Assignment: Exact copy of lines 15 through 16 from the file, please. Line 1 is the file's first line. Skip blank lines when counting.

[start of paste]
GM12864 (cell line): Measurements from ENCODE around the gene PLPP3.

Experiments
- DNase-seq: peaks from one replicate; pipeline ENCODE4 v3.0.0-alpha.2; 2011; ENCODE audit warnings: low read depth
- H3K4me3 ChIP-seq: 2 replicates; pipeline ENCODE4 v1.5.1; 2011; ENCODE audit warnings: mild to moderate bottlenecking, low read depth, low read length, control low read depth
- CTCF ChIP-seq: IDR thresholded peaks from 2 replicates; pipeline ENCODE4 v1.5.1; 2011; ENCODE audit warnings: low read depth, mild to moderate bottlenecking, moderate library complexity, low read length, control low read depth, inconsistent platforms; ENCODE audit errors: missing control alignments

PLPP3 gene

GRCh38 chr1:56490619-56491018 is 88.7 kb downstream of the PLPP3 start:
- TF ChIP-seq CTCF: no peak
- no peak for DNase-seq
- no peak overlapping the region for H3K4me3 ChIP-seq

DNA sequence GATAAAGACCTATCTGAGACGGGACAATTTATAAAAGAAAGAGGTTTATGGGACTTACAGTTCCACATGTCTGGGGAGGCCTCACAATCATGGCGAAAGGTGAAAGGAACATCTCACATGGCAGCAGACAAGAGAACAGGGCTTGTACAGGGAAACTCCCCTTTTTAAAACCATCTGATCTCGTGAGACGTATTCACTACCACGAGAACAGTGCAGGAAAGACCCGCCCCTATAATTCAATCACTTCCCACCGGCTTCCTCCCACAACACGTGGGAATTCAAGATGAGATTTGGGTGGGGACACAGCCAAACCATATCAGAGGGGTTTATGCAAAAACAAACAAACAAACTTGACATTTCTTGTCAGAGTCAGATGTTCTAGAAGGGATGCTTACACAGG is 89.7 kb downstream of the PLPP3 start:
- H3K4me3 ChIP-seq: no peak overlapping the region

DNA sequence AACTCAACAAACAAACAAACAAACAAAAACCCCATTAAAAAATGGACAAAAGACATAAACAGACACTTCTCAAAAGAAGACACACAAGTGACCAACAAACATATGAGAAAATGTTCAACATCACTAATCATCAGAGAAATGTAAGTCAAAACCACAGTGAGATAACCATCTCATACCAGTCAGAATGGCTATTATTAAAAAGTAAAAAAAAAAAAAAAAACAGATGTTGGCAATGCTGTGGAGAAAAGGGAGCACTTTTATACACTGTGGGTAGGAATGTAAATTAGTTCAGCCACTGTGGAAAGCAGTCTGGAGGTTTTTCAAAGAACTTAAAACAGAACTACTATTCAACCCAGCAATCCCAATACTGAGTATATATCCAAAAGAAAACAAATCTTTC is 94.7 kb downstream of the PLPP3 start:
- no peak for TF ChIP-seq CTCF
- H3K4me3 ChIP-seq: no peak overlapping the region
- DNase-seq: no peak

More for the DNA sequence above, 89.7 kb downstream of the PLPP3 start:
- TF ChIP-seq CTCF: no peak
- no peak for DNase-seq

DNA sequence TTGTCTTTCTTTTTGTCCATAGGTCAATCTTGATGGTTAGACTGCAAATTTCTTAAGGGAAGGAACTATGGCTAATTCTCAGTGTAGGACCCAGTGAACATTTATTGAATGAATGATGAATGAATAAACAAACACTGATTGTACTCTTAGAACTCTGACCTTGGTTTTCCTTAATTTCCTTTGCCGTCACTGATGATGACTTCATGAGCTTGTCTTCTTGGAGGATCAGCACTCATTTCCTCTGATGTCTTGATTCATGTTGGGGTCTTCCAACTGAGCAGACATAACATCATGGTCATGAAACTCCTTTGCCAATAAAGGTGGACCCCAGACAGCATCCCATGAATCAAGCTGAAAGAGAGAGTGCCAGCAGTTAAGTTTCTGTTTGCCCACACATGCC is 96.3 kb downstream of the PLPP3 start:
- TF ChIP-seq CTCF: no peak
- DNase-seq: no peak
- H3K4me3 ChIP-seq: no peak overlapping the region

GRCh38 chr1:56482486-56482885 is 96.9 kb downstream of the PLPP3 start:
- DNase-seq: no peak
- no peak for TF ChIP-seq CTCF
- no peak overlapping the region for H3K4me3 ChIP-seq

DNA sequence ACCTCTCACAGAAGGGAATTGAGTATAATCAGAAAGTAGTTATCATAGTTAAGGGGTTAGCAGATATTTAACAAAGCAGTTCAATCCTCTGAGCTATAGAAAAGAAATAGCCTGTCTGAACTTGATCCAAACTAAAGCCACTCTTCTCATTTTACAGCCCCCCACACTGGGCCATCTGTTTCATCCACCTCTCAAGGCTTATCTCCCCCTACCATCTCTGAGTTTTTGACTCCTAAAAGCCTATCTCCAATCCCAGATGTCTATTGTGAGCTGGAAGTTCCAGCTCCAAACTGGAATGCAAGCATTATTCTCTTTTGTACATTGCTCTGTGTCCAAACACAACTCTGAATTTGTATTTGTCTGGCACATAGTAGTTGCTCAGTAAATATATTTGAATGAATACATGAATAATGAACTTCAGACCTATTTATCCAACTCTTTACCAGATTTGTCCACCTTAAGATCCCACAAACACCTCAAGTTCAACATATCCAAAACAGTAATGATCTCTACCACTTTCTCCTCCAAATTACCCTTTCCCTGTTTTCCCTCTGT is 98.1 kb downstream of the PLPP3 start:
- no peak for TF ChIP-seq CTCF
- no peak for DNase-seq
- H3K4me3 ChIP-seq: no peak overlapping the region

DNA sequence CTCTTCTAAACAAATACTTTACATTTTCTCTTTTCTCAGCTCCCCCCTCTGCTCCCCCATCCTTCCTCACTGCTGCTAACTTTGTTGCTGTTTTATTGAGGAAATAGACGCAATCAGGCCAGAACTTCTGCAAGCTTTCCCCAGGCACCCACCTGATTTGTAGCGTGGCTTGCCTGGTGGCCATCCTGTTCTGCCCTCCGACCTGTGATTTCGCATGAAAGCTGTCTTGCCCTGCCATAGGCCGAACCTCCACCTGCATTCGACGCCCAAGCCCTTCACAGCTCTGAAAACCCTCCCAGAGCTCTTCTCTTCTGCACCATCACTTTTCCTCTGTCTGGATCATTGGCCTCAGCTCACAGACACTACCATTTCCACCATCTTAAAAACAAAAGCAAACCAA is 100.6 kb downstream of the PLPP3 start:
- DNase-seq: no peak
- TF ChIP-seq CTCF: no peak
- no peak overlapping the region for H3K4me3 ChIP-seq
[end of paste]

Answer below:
- H3K4me3 ChIP-seq: no peak overlapping the region
- DNase-seq: no peak